Her parents scream with joy as Blaire takes the stage to receive her crown and her five $1,000 stacks of $1 bills. The huge piles weigh heavy in her hands, like bricks. Blaire stands there for only a moment, smiling, looking slight and a little bit lost, before she leaves the stage. On the nine-hour ride back to Chattanooga, Bruce, Debbie and Tony are still too excited to sleep. Tony says, ”I feel great. I did everything correct.”

Debbie says, ”My parents think we go overboard with pageants.”

Blaire says nothing. She is asleep, clutching her crown in her hands.


1 boslaw   ~  Sep 15, 2011 2:51 pm

F'd up with a capital F. Like something out of a horror movie. Fantastic writing.

2 Alex Belth   ~  Sep 15, 2011 3:11 pm

Very scary world. I know there are some reality shows about kid pageants these days too. Thought PJ did a really nice job with this one.

4 Alex Belth   ~  Sep 15, 2011 5:23 pm

3) Lawrence Welk would be proud. wunnerful, wunnerful.

5 Boatzilla   ~  Sep 15, 2011 6:03 pm

What has the world come to? I can't imagine parents inflicting that on their children.

Funny, but these parents don't seem half bad compared to some of the stories out there.

Lately, I've bee seeing tabloid stories about adolescents and young teens getting cosmetic surgery with their parents encouragement. God, that's sick.

6 Mr OK Jazz Tokyo   ~  Sep 15, 2011 8:37 pm

These parents are sick. Why/How can they do that to their kids??

7 rbj   ~  Sep 15, 2011 8:41 pm


8 Bronx Boy in NC   ~  Sep 16, 2011 12:47 pm

I always had a baseline disgust for this industry, but now that I'm the father of two little girls it makes my blood boil.

Make no mistake: This is all about the parents, for the parents. You can lead a kid to say she likes something, and you can tell yourself it's for her own good, but inside you know better.

I say this not because I'm blameless, but because I've committed miniature versions of this crime and I can see the root of the behavior. When it's a beautiful sunny day and my daughter wants to go swimming but I need to get some work done, I might convince both her and myself that "what she really wants" is to watch Scooby-Doo for half an hour. No lasting harm if I don't make a habit of that sort of thing. But the story above is grand mal child abuse, pure and simple.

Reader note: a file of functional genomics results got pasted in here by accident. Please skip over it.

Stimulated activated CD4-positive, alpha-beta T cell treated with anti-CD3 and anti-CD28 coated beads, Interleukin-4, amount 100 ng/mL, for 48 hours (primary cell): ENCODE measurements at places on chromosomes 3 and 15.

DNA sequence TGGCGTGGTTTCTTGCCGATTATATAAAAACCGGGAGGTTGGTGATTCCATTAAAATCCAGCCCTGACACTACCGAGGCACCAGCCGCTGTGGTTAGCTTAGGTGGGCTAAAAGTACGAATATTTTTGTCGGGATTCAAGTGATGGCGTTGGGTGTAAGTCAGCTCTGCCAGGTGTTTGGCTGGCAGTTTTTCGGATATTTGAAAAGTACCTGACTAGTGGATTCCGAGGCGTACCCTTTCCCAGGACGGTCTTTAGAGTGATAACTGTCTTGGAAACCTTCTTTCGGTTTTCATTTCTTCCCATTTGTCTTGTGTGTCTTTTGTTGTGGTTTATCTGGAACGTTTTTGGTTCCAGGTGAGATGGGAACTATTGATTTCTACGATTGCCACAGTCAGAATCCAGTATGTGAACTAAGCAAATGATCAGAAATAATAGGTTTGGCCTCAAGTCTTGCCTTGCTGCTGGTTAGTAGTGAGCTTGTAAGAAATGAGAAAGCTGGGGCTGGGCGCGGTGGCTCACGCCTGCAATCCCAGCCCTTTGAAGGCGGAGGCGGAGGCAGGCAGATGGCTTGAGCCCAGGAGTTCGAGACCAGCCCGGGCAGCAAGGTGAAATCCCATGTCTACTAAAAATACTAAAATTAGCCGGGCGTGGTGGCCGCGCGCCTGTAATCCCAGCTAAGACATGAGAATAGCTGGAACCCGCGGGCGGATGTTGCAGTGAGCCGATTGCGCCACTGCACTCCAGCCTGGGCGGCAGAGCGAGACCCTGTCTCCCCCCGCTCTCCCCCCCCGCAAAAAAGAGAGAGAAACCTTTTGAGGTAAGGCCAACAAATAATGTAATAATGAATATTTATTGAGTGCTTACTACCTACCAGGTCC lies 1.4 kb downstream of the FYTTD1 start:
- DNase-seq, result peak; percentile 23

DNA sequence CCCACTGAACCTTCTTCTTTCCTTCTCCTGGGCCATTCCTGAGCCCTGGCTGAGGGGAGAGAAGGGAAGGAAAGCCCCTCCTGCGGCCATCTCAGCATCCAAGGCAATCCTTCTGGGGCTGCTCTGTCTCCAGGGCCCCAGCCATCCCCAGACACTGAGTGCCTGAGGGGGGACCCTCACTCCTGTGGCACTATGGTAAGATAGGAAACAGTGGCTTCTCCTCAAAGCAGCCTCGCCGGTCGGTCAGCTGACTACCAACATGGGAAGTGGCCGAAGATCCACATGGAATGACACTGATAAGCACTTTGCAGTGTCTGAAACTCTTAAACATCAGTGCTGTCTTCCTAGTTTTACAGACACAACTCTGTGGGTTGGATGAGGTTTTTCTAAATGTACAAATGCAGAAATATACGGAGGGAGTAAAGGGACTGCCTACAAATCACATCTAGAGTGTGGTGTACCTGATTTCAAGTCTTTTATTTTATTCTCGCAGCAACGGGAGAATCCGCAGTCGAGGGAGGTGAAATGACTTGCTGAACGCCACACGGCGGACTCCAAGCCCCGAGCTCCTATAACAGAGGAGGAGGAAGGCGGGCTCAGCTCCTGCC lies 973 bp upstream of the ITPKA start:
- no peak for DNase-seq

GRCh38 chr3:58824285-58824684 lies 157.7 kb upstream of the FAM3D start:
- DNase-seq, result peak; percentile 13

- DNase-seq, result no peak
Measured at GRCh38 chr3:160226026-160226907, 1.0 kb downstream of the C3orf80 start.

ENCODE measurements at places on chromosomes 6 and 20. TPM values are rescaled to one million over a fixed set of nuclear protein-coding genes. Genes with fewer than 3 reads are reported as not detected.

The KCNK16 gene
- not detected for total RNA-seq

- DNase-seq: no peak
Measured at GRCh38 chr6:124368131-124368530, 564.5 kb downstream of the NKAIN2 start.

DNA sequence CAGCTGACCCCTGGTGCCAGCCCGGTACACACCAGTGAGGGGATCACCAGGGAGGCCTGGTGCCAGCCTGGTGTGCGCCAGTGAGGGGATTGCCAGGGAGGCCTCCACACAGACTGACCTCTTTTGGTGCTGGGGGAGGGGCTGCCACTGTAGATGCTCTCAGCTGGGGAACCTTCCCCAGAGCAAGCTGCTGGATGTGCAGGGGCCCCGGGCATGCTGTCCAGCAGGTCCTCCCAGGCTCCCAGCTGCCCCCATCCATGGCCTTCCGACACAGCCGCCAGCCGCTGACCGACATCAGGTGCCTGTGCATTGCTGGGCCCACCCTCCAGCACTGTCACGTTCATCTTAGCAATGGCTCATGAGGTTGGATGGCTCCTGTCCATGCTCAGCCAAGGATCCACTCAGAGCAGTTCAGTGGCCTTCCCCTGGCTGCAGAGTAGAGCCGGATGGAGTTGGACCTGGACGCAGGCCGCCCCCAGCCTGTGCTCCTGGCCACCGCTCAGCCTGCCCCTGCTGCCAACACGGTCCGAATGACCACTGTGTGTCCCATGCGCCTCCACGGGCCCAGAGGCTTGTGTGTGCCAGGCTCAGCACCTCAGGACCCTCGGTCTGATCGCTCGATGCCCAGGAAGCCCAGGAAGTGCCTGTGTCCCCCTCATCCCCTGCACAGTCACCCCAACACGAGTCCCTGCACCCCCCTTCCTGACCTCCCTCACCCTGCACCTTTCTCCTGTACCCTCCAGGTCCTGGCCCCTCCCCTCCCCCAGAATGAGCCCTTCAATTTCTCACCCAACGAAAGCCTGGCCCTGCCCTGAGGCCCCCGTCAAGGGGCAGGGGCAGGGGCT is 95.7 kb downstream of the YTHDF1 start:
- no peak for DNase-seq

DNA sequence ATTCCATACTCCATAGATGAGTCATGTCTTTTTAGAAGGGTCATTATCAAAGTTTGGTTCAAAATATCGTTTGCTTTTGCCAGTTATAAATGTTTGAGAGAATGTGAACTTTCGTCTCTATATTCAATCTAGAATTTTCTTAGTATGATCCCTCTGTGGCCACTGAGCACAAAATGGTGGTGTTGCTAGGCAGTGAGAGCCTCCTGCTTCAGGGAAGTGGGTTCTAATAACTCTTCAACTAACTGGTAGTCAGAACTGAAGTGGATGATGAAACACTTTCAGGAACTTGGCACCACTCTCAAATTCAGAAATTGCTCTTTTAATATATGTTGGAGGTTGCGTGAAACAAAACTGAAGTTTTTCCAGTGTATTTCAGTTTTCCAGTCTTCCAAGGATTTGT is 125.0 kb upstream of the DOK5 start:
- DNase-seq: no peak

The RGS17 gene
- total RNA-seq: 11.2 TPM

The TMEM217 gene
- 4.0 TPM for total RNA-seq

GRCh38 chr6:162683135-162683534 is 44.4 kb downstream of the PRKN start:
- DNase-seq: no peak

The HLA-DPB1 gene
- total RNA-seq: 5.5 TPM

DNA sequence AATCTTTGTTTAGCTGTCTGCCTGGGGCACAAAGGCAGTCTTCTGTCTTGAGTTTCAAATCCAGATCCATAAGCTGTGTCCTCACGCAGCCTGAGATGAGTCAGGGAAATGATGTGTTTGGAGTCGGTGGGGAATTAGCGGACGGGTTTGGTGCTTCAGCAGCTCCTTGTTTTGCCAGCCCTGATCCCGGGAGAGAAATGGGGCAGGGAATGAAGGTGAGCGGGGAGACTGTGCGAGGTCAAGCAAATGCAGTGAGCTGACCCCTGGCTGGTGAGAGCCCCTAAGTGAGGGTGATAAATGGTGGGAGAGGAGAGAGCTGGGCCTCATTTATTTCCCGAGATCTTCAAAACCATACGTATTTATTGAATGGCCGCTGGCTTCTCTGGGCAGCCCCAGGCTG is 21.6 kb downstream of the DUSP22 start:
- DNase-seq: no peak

Any of us writing or reading here today knows how fleeting and beautiful childhood is. In one way or another we've each wished we could reclaim this or that bit of it, if only for a moment. Each of us knows how quickly and heavily adulthood sets in. What adult could willingly conspire to fast-forward his or her child to an ersatz adulthood that will leave no childhood to remember when the real one kicks in?

"I like the cold hard cash," indeed. If I had any interaction with the parents like the ones in this story I would beat them to death with a shovel, with the cops and a judge watching.

9 umpireplb   ~  Sep 25, 2011 9:02 pm

Where are the writers like Pat Jordan today? Without any fuss, frills, or fakery, he passes no judgment of his own on the Pancakes and their partners in pageantry crime, but leaves it up to us, his readers, to discover our own sense of outrage over the warped values that permeate and poison these kids' lives, perhaps permanently - and that includes the siblings of the entrants. This is great storytelling about an odious and destructive industry that teaches young girls all the wrong lessons about life and love while the parents willfully perpetuate the cycles of extreme self-absorption and self-loathing that will turn a lot of those lovely and promising daughters into self-absorbed, self-loathing adults. It's not a pretty picture, but Jordan's portrait of the pageant business is masterfully painted. Thank you for reprinting it with permission, Alex.